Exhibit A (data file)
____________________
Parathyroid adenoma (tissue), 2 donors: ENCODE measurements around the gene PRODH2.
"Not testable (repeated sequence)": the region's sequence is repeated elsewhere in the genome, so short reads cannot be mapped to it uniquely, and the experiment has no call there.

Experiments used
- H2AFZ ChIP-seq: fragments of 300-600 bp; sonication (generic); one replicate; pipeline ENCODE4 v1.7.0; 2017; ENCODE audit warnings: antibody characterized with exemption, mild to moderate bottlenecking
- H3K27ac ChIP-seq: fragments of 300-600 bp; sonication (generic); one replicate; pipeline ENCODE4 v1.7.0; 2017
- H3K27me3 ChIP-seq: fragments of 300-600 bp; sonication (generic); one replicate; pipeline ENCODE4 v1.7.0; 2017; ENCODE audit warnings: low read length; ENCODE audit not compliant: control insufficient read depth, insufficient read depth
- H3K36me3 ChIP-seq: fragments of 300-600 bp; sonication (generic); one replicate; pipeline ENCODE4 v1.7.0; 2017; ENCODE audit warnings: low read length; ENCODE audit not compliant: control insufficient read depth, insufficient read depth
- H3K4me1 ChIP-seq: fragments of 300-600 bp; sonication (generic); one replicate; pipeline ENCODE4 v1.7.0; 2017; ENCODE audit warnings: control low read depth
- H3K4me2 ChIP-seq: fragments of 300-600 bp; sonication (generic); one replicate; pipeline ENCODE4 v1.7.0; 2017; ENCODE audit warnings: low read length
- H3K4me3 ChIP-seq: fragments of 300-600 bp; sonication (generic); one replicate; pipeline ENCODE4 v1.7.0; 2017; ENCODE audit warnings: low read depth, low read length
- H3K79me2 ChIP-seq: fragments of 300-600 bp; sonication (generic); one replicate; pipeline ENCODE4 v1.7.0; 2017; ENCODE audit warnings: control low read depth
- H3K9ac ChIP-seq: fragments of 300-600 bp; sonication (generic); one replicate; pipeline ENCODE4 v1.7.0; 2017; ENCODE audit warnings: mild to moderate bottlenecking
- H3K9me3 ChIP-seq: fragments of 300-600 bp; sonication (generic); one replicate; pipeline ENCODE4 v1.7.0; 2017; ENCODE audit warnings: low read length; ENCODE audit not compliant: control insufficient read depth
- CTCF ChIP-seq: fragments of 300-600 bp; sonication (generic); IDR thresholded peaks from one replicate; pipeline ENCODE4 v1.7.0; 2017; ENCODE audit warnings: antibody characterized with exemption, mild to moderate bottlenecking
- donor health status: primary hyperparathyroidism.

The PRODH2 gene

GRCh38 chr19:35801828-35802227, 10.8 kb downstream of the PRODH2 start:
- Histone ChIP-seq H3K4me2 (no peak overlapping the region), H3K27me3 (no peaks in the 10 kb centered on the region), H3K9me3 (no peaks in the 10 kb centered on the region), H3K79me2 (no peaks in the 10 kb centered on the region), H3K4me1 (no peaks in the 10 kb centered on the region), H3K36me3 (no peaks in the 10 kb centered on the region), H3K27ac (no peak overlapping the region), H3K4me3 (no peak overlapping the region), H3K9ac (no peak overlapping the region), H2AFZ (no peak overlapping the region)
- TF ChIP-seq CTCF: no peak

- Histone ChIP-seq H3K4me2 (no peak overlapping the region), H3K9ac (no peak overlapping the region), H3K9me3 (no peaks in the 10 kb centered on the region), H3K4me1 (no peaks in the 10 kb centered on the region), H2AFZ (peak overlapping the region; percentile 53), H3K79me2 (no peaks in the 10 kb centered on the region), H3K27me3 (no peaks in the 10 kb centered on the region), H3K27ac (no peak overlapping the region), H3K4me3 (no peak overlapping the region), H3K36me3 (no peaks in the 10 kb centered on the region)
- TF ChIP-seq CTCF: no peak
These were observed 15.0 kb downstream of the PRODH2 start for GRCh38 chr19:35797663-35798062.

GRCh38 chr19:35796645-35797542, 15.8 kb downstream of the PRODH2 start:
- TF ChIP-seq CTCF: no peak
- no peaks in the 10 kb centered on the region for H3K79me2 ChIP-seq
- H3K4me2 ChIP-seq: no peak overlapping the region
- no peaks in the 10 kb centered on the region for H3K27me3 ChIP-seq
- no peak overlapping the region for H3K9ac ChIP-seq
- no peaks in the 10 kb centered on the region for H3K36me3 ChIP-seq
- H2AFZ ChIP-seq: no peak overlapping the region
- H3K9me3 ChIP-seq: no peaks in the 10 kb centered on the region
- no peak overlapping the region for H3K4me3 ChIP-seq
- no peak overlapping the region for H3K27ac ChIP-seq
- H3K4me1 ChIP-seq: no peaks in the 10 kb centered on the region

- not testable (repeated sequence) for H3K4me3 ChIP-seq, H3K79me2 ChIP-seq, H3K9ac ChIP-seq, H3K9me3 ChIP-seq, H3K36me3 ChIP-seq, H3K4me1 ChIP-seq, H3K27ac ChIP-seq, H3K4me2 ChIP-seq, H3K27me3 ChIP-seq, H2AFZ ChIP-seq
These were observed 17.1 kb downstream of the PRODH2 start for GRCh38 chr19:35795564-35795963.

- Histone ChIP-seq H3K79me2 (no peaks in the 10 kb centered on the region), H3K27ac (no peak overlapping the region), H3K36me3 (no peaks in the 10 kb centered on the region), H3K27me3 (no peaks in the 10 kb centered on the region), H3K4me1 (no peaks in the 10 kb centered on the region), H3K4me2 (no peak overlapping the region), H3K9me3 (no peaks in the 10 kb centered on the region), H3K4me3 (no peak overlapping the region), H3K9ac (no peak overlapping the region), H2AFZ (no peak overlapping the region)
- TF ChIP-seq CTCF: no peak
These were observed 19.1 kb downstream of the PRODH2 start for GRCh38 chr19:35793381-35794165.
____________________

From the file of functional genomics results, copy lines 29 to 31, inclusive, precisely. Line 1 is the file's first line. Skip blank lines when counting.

- no peaks in the 10 kb centered on the region for H3K36me3 ChIP-seq
- H2AFZ ChIP-seq: no peak overlapping the region
- H3K9me3 ChIP-seq: no peaks in the 10 kb centered on the region